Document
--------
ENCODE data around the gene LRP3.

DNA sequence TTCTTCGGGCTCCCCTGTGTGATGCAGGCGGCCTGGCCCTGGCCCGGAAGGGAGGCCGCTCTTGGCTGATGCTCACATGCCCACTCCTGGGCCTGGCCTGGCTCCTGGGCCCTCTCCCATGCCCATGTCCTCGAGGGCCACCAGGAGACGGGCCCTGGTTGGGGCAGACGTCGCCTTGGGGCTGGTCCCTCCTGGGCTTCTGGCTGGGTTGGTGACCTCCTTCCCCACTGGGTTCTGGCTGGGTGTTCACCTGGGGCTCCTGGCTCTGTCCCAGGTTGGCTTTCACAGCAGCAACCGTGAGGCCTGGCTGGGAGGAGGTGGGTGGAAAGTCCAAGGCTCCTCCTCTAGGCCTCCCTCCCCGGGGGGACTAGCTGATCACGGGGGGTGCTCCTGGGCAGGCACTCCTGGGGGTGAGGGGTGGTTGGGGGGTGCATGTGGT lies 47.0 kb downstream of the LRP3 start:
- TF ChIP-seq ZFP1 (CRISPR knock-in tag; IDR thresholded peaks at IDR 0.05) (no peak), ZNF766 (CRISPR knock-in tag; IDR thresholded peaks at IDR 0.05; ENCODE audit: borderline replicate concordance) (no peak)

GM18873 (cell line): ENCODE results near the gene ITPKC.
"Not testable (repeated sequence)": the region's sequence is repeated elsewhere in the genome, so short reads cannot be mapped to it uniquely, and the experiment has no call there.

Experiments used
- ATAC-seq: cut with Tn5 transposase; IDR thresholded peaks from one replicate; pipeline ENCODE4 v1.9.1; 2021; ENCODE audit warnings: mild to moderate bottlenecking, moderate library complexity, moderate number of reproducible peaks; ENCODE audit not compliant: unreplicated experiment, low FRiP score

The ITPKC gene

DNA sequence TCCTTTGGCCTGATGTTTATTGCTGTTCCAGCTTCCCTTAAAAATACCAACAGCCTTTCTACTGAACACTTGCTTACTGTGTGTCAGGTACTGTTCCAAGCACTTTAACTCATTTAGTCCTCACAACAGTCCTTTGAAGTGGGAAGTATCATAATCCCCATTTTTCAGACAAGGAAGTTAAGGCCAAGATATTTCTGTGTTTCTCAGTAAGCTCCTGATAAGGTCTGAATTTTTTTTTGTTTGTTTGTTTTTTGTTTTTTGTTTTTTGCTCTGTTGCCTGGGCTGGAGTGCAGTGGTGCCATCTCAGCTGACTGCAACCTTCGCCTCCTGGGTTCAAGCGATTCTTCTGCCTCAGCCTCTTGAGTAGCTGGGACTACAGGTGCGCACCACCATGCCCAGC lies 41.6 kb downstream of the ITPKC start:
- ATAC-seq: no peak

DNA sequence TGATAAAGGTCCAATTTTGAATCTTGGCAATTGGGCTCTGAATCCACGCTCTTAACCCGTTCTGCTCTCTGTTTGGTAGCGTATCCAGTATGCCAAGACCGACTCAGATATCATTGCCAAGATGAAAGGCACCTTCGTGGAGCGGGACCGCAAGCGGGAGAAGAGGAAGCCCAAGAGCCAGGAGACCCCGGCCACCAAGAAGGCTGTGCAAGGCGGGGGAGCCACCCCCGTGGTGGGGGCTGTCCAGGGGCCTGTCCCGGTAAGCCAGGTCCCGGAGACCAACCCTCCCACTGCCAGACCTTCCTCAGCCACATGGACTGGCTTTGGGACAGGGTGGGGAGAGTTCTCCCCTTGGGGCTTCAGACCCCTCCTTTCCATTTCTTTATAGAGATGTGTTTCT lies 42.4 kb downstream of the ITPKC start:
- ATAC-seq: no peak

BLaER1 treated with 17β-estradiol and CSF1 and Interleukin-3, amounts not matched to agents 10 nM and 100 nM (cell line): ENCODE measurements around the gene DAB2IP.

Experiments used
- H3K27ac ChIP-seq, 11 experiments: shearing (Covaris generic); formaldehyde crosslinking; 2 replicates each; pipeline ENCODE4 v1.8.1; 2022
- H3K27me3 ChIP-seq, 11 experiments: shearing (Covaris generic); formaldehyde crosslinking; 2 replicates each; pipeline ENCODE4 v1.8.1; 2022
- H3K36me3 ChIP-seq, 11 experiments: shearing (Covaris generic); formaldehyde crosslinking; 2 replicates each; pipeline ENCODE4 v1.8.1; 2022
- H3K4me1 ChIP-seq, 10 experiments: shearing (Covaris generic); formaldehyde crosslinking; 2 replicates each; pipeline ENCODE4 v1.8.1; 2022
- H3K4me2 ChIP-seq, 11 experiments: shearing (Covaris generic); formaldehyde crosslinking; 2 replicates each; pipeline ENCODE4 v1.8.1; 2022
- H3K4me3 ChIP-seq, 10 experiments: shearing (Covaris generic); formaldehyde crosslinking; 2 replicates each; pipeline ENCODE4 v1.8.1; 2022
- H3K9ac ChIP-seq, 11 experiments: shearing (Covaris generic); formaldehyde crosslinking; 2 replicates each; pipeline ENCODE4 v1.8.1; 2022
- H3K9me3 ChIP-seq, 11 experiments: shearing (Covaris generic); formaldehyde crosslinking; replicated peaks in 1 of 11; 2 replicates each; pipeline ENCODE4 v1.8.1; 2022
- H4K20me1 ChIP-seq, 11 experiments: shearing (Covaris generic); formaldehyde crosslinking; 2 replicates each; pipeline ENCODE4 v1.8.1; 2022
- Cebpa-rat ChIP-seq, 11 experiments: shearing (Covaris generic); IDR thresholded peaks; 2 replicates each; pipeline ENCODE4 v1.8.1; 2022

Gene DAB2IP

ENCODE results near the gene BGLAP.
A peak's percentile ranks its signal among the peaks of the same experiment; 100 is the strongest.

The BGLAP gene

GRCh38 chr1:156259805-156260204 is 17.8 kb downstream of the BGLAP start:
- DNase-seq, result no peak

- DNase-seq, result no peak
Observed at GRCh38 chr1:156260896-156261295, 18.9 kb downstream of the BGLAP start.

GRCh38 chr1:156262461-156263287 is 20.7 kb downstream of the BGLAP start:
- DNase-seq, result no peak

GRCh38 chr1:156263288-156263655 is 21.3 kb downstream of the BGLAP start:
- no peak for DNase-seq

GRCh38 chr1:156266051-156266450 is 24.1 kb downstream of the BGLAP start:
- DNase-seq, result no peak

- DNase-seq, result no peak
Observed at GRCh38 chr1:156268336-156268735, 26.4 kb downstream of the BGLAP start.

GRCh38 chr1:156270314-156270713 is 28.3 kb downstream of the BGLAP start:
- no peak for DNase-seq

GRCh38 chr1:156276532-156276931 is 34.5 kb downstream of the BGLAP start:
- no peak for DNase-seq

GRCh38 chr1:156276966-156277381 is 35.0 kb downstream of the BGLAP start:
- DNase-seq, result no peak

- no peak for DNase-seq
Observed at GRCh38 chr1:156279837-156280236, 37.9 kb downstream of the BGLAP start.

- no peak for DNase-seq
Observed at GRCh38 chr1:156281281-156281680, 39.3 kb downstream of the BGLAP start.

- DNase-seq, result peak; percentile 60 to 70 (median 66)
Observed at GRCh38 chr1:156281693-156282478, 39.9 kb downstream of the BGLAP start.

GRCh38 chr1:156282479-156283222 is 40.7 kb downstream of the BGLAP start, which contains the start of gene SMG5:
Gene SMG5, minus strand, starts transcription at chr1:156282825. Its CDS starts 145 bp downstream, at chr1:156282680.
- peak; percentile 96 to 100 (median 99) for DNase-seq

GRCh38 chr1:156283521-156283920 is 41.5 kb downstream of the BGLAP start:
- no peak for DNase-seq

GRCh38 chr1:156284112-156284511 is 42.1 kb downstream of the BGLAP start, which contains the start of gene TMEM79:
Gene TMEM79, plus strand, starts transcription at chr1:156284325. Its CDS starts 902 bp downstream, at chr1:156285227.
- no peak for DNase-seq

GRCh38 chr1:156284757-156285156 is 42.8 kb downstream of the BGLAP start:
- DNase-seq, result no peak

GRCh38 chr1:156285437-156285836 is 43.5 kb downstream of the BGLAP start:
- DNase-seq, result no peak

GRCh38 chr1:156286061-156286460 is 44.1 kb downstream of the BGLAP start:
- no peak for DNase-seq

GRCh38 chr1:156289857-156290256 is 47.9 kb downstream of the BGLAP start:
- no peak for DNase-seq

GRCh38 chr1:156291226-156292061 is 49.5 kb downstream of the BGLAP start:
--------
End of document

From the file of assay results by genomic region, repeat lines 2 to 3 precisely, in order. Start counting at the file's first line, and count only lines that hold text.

DNA sequence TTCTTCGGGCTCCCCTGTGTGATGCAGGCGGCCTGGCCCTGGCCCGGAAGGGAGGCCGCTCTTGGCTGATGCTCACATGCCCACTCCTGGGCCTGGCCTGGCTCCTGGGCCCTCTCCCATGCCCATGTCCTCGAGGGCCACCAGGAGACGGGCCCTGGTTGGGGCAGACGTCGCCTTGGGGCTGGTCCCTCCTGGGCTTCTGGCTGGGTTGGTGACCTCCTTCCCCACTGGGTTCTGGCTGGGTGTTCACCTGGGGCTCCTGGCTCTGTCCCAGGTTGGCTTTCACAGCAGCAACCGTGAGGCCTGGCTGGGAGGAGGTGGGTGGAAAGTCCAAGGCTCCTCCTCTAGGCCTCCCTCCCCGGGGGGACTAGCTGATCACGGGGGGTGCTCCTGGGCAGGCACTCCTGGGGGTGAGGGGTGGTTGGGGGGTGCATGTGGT lies 47.0 kb downstream of the LRP3 start:
- TF ChIP-seq ZFP1 (CRISPR knock-in tag; IDR thresholded peaks at IDR 0.05) (no peak), ZNF766 (CRISPR knock-in tag; IDR thresholded peaks at IDR 0.05; ENCODE audit: borderline replicate concordance) (no peak)